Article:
Getting a magazine together in the turbulent year of 2020
It’s been quite the year to get an ambitious creation like this together, especially considering Gatekeeper has only just launched its first issue. Refreshingly though, both Lucy and Natascha seemed upbeat about the process and the limitations brought about from COVID-19.
‘Collaborating over Zoom has been harder, with unreliable Wi-Fi and things like that, but I think in some ways the pandemic has made people more open and receptive to us. A more caring culture has been generated as a result of all this, so it’s been really nice in that sense’, Natascha explains.
2020 has been more than just lockdowns and pandemic troubles, however, with movements like Black Lives Matter sweeping across the world throughout the year. It’s helped to encourage new considerations for accessibility and diversity across many industries, and Gatekeeper is no exception. Natascha stresses that ‘we’ve kept our work really relevant to what’s going on. The activism has made us really aware of how inclusive we need to be and it’s something we constantly consider’.
I was impressed to learn that the Gatekeeper team has already created a read-through version of the first issue which will available to download for free via the official site. ‘Of course, we’d love people to buy it’, Natascha affirms, ‘but at the end of the day this is about teaching anyone the knowledge they need to excel’. I’ve no doubt people will still be keen to purchase the magazine regardless, given its remarkably stylish and professional aesthetic.
Rounding off our interview together, I asked the team what they hope people will take from this first issue and beyond. ‘I think we hope that it will allow emerging artists to see their art is worth more than what big galleries dictate’, says Natascha. ‘We want art to be considered as a form of communication, expression, and social change, because it can be so powerful. We want people to remember that art can be used for impact rather than just commercial gain’.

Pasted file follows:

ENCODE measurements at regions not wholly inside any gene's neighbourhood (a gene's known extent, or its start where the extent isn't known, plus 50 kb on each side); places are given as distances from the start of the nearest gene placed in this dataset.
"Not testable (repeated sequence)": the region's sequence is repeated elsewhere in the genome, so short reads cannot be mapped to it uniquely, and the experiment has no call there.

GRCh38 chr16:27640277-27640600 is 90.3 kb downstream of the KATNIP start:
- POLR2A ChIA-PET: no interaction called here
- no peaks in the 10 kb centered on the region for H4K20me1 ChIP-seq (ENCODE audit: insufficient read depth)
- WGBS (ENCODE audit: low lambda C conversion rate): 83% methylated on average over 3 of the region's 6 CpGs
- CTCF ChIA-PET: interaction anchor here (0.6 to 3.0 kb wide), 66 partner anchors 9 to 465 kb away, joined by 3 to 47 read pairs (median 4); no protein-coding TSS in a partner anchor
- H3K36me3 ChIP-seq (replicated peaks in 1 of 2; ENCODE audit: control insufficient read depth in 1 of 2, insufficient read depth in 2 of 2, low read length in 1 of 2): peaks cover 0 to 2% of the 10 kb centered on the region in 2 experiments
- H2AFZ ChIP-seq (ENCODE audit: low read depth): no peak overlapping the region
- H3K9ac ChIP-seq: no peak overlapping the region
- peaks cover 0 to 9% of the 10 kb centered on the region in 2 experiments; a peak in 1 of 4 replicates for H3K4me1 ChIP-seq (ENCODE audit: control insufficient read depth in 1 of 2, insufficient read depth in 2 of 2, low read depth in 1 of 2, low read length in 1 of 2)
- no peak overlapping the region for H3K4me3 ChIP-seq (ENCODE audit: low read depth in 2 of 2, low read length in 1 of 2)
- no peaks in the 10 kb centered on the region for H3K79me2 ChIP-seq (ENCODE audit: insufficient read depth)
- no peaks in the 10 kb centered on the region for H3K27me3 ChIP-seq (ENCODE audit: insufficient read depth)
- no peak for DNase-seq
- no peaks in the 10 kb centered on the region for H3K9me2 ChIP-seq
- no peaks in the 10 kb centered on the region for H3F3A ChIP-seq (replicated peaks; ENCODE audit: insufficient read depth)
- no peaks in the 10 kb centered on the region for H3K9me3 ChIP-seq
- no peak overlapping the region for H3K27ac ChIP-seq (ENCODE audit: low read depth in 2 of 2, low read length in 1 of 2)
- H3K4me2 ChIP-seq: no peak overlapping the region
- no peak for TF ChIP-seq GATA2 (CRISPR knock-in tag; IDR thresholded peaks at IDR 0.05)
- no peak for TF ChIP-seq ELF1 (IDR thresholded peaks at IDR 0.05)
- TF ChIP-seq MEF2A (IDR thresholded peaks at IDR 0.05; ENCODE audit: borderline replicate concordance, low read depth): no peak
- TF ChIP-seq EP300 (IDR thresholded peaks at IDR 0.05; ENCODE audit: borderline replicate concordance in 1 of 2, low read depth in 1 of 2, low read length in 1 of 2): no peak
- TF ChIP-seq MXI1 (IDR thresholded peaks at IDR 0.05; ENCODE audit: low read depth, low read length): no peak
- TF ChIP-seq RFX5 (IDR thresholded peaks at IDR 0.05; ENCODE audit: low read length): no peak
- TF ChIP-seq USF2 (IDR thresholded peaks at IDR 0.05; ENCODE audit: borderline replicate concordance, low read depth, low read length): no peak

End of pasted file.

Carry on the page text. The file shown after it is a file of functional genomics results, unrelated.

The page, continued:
Lucy agreed. ‘We’re called Gatekeeper to poke fun at museums and galleries that dictate who makes things and who doesn’t. We’re putting forward new artists, but we’re not asking people to jump on board and hate or love them. It’s more to question things within the industry and form your own opinions on these topics’.
The publication launched virtually last Friday via Big Rat Studio. Lucy says this format has made the experience more engaging for people unfamiliar with the industry. ‘It’s interactive and light-hearted. It’s comical. We don’t always want to be talking about the art world as this horrible, down trodden, depressing thing. We want it to be fun’. The show is still available and you can view it here.
Distributors have already expressed keen interest in getting large quantities printed and it seems obvious that Gatekeeper will become a significant force in the art world in the months and years ahead. We need to have more open and clear-cut conversations about finances and logistical practicalities within art, especially when it can be an alienating industry for beginners and outsiders.
Lucy and Natascha’s creation is bridging the gap between industry insiders and newbies, reinforcing the cultural necessity of art in all its forms, and I’m personally intrigued and excited to see where it goes from here. Here’s hoping they remember us when they grow to be a huge, generationally defining publication for all things arts.
If you want to be a part of the journey you can visit their official website here, of follow their Instagram page @gatekeeperzine.
I’m a Senior Writer and Editing Specialist at Thred. I originally studied English with Creative Writing at the University of Birmingham and as a music and gaming enthusiast, I’m a nerd for new pop culture releases. Follow me on Twitter and drop me some ideas/feedback on email.